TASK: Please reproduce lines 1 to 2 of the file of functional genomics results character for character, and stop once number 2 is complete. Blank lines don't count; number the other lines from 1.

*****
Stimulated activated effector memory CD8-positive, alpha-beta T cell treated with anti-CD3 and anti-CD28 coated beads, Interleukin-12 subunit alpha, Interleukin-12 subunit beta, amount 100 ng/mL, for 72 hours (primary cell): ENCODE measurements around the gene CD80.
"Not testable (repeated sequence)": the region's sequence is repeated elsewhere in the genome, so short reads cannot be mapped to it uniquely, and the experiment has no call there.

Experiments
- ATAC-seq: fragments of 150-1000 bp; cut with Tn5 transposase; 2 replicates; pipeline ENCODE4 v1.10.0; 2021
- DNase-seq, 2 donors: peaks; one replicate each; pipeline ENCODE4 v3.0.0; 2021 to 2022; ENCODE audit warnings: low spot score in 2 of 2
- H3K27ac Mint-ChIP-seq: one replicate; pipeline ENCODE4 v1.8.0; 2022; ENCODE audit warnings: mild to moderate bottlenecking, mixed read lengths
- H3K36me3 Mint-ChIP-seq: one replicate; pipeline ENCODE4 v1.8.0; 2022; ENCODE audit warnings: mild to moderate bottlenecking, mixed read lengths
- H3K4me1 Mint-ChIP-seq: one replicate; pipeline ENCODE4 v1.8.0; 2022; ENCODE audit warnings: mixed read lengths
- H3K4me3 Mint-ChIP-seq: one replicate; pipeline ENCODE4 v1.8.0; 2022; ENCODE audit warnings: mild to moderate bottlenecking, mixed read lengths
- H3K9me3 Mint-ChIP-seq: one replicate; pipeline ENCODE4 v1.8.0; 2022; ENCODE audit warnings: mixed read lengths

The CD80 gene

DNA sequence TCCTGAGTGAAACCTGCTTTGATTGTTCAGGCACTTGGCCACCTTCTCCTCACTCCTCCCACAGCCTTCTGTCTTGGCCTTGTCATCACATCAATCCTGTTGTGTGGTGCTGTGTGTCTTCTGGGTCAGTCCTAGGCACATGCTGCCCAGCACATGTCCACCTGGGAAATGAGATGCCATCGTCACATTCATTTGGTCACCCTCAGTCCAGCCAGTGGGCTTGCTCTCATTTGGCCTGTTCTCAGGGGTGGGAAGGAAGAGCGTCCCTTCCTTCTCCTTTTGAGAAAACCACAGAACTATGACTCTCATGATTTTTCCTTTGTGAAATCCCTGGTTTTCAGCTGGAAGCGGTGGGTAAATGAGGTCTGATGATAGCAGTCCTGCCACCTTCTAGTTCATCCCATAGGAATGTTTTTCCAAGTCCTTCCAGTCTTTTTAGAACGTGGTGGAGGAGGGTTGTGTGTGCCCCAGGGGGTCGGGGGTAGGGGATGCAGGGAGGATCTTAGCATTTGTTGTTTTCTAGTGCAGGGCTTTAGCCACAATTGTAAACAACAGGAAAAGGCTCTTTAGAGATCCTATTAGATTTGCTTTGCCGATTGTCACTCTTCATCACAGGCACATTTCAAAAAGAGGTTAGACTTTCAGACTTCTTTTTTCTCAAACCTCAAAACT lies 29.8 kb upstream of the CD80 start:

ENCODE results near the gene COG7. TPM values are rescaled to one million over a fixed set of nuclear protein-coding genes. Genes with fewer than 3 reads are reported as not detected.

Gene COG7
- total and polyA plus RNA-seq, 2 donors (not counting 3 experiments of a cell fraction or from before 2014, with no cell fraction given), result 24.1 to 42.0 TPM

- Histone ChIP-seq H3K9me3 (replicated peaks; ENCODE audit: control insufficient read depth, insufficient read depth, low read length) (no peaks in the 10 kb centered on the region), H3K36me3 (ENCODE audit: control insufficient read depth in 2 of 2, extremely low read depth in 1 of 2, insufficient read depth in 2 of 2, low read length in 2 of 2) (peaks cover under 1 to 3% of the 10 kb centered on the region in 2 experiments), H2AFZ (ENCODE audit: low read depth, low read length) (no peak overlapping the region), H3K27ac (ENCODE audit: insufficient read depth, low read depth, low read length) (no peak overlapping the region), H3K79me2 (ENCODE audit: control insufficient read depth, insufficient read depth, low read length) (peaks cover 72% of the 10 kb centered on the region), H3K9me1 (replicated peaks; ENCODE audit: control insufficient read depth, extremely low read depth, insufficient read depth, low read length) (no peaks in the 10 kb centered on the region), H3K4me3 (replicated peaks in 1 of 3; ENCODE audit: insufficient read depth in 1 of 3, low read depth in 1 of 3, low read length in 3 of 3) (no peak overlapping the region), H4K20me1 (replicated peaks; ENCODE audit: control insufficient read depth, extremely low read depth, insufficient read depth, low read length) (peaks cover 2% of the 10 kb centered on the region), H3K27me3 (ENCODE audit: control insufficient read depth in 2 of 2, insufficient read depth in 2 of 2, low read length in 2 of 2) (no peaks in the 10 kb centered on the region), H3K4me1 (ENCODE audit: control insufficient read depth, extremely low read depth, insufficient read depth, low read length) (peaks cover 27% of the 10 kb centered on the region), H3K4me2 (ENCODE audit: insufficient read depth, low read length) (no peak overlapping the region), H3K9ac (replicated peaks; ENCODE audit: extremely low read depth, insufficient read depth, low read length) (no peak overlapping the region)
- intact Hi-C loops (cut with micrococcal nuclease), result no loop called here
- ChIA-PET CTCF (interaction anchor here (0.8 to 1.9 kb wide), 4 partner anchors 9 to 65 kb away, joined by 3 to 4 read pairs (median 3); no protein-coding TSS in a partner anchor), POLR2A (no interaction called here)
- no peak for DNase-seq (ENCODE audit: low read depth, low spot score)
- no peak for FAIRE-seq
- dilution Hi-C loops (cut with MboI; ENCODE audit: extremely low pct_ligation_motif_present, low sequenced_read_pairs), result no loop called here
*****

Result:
Stimulated activated effector memory CD8-positive, alpha-beta T cell treated with anti-CD3 and anti-CD28 coated beads, Interleukin-12 subunit alpha, Interleukin-12 subunit beta, amount 100 ng/mL, for 72 hours (primary cell): ENCODE measurements around the gene CD80.
"Not testable (repeated sequence)": the region's sequence is repeated elsewhere in the genome, so short reads cannot be mapped to it uniquely, and the experiment has no call there.